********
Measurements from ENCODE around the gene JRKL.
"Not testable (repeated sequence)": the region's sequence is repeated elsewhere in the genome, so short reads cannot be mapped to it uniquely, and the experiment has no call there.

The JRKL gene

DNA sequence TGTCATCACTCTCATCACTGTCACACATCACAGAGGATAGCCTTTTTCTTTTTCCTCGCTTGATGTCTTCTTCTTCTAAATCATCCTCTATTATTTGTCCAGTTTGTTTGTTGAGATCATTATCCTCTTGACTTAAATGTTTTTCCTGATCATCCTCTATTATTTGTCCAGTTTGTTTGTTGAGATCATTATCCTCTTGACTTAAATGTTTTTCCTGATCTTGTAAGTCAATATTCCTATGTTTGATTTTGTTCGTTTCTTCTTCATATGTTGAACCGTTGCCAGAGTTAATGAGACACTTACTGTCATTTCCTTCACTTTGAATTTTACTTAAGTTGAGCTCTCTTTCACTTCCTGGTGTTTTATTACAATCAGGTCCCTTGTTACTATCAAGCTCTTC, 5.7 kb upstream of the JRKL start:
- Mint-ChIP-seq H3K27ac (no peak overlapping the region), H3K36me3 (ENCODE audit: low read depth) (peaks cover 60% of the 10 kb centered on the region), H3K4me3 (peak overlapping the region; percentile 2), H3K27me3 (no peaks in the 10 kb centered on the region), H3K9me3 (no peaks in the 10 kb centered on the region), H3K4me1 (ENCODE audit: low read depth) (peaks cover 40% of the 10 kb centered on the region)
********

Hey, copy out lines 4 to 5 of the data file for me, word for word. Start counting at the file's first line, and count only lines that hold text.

DNA sequence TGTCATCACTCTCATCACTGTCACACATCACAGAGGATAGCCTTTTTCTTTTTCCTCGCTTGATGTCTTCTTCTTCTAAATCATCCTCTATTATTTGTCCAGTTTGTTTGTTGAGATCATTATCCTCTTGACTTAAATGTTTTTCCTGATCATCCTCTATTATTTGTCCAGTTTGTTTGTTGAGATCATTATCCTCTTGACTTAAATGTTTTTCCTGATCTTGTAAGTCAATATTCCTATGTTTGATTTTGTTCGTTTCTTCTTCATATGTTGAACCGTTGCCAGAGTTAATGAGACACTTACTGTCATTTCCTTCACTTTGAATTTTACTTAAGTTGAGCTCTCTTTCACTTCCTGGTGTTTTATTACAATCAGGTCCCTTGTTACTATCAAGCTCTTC, 5.7 kb upstream of the JRKL start:
- Mint-ChIP-seq H3K27ac (no peak overlapping the region), H3K36me3 (ENCODE audit: low read depth) (peaks cover 60% of the 10 kb centered on the region), H3K4me3 (peak overlapping the region; percentile 2), H3K27me3 (no peaks in the 10 kb centered on the region), H3K9me3 (no peaks in the 10 kb centered on the region), H3K4me1 (ENCODE audit: low read depth) (peaks cover 40% of the 10 kb centered on the region)